Ohinemuri Regional History Journal 37, September 1993

By J F (Fred) Robertson

Re-reading the article by Alistair Isdale in Journal 32 on Karangahake School of Mines [see Journal 32: Karangahake School of Mines - E] recalls memories of 60 years ago.

It was in 1931 that I started working in the Martha mine and also attended the School of Mines and still have a note book dated that year. The 30's depression led many to gravitate to the mine, the big employer of those days, some with very good educational qualifications who were grateful to obtain any type of employment. Many adjusted and became good miners, most leaving later as employment opportunities in their own fields again became available. I, along with others, took the opportunity to attend the School of Mines and studied mining and other subjects under tuition from the well respected and able director Mr Viv Morgan. Some who later gained metalliferous certificates became mine managers or underground officials, or moved to overseas positions.

During the war years, and for many years after, I was employed in the coal mining industry in Huntly district and was later appointed an Inspector of Mines and Quarries based in Greymouth. At that time there were six inspectors with the Mines Department, plus a Chief Inspector based in Wellington. Of the seven, five had gained their Mine Manager's Certificates at Waihi School of Mines. Eric Rowe was based in Auckland; Bert McAra in Huntly; Andy Robinson in Palmerston North; myself in Greymouth and Bill McConachie in Dunedin. Mr Alan Palmer a graduate from Otago School of Mines was also based in Dunedin as the Manapouri Power Project was in full swing. Prior to the period I quote, there had been two other Inspectors with the Mines Department, Alec Waite (Palmerston North) and Lance Fallon (Greymouth), both graduates from Waihi School of Mines.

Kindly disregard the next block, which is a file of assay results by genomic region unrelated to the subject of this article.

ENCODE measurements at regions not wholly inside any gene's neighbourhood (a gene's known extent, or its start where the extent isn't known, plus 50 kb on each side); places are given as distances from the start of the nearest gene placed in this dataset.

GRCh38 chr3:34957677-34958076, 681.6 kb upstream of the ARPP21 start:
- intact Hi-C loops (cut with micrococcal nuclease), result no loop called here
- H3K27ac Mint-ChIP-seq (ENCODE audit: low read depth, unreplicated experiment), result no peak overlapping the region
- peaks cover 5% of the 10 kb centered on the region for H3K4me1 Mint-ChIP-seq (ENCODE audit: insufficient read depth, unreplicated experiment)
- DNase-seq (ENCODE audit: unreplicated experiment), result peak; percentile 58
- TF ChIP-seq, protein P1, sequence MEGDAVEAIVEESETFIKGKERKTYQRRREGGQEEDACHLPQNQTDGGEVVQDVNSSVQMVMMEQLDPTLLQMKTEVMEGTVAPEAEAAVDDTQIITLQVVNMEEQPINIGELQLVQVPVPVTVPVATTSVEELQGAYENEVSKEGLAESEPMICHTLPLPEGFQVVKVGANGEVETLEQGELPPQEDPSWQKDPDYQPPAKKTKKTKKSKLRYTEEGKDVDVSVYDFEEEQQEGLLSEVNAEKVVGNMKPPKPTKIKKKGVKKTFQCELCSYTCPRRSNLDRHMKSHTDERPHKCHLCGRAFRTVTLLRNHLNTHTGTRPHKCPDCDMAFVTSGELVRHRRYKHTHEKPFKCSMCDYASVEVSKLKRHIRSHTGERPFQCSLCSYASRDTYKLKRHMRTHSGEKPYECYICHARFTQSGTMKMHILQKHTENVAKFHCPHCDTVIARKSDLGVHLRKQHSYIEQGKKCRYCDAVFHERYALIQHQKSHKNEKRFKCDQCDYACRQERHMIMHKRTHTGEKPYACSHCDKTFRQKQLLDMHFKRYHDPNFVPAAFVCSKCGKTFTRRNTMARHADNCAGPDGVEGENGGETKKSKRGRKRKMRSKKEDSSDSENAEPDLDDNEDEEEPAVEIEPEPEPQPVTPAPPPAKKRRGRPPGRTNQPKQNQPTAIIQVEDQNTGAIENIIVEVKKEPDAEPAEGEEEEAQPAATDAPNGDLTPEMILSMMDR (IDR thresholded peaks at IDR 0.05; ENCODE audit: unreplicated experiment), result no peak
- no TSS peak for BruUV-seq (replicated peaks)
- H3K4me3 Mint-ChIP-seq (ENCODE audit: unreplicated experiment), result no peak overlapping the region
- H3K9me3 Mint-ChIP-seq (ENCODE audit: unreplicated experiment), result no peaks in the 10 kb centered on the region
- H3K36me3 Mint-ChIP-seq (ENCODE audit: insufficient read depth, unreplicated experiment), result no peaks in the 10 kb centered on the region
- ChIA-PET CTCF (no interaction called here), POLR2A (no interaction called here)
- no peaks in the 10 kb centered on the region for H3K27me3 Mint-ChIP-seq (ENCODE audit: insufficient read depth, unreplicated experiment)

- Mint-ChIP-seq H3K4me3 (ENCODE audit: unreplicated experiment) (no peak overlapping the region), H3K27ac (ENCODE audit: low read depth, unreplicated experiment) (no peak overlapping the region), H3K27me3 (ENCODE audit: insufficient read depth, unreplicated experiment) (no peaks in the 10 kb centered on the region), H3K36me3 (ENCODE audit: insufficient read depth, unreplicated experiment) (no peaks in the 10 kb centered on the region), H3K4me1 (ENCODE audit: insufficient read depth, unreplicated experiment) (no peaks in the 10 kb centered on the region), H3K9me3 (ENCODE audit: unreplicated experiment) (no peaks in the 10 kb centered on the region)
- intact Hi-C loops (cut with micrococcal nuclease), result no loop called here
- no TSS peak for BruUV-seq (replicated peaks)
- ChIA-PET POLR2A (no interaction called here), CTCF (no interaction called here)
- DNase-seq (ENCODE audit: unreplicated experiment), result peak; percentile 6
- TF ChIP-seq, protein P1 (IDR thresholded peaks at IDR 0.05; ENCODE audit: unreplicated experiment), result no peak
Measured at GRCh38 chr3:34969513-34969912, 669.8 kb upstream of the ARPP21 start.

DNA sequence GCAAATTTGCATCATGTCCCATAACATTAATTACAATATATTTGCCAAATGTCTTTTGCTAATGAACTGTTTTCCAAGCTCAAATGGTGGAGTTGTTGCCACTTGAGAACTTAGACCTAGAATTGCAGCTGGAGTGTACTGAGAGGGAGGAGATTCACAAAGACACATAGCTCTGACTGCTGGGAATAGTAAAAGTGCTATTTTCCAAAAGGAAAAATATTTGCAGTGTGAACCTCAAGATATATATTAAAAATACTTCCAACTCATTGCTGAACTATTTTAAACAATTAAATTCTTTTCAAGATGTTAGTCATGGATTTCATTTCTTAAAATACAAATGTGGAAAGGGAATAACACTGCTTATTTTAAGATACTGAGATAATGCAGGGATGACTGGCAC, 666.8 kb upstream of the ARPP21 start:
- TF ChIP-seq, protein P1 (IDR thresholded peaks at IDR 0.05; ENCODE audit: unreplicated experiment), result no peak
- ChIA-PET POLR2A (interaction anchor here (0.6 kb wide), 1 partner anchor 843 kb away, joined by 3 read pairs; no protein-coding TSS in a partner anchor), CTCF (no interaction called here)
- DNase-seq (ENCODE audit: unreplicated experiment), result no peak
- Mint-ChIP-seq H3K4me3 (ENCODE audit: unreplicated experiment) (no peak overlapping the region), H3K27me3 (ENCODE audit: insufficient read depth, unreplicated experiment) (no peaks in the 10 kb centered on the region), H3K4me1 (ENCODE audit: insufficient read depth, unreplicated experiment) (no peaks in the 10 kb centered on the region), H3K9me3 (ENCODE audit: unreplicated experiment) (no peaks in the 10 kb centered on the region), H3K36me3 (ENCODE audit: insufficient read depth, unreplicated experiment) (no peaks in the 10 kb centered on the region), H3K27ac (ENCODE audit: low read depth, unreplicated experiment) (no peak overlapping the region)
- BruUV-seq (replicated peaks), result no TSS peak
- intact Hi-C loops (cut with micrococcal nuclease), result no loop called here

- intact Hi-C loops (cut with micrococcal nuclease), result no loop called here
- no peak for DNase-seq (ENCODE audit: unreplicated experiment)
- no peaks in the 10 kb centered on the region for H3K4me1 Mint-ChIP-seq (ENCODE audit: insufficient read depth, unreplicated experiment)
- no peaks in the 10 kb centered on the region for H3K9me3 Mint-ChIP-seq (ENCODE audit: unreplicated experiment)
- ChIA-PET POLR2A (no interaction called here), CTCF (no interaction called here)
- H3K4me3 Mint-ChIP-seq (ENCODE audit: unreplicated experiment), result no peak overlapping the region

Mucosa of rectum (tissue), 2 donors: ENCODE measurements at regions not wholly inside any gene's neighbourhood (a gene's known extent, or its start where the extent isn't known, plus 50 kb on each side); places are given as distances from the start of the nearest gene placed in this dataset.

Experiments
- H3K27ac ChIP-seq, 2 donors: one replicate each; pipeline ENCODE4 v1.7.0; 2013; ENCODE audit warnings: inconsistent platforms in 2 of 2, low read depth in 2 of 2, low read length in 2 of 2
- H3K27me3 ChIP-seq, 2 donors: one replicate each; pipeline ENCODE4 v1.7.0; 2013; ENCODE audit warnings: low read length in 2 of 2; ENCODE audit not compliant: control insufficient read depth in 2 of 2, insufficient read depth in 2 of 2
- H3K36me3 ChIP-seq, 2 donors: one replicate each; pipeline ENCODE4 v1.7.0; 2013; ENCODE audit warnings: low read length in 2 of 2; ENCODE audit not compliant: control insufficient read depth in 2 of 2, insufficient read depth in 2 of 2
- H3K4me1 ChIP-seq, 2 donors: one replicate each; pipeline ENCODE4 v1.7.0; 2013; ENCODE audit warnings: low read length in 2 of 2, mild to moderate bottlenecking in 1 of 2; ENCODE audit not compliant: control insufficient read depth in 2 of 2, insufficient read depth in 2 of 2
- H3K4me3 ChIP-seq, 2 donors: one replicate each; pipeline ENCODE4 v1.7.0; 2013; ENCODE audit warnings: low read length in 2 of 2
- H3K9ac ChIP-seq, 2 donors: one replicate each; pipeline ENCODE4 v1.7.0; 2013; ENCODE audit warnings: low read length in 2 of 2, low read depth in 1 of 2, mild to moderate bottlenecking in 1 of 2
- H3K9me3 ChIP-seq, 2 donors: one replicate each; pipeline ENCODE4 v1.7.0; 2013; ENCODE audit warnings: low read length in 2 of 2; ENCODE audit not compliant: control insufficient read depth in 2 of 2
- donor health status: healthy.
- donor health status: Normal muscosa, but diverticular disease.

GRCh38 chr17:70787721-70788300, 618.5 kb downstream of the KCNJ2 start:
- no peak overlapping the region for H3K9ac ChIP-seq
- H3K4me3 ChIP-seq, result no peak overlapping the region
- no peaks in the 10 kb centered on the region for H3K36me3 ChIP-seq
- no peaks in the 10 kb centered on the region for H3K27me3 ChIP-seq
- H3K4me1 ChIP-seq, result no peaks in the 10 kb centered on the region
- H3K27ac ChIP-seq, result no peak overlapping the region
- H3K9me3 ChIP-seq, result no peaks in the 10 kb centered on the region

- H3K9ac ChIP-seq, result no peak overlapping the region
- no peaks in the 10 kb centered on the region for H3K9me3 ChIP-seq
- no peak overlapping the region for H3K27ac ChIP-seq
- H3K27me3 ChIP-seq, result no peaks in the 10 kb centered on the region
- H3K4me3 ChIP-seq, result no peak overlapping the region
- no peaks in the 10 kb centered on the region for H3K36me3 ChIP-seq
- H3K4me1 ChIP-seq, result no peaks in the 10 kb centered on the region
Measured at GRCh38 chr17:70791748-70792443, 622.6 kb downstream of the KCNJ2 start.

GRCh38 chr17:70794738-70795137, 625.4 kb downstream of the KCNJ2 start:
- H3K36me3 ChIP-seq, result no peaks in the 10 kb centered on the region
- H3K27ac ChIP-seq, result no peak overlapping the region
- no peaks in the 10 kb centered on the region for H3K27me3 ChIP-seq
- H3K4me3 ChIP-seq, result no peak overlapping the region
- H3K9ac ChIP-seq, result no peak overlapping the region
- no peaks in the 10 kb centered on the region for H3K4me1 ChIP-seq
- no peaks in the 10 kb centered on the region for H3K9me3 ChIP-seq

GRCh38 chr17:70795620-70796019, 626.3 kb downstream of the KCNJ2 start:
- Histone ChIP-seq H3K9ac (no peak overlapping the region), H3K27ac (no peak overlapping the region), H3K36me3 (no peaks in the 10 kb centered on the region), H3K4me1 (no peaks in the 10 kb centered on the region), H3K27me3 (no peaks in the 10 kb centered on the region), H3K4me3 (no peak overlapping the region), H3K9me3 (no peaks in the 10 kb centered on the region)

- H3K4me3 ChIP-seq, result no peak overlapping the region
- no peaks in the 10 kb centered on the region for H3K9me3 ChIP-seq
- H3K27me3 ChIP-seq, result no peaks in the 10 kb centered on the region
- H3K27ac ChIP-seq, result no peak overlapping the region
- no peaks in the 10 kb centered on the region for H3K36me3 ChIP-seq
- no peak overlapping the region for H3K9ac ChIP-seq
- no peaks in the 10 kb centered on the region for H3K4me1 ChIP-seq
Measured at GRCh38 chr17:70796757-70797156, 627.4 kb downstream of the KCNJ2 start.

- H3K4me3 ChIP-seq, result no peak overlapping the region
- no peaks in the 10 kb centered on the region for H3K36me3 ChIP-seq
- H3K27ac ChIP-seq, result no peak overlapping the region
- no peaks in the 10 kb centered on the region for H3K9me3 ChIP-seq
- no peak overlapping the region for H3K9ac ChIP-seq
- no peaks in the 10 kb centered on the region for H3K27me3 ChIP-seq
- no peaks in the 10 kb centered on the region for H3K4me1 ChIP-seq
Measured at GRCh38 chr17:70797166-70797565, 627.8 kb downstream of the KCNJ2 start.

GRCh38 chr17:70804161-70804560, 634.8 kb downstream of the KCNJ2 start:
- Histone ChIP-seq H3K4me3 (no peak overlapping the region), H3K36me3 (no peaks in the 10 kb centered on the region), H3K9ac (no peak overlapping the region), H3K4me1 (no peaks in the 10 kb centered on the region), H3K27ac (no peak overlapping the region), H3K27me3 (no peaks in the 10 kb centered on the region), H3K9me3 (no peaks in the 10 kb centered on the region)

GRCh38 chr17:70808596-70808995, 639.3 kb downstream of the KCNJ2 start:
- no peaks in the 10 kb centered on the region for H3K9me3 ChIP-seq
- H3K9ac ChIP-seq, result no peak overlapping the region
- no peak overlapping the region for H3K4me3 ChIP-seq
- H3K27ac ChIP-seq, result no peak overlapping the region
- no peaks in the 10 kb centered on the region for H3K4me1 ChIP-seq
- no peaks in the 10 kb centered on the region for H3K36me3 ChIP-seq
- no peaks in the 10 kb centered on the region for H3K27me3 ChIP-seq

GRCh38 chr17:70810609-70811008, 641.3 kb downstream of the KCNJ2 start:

Credit in the first instance, for what would appear to be an unbeatable record for any School of Mines, without any chance of being repeated, should surely be given to the teachings of the director and teachers of those times.

Continuing the re-calling of my time associated with the Martha Mine, I since puzzled over why so many gold miners had 'nick' names, but very few coal miners, in proportion, seemed to have acquired them. In employment as an underground official in the coal mines I met many miners but a few years ago could recall about ten with 'nick' names where as at that time could recall about seventy associated with the Martha Mine. Perhaps it was because coal miners and gold miners originated from diverse parts of England nearly two centuries ago with different senses of humour. Some of our readers may have a theory.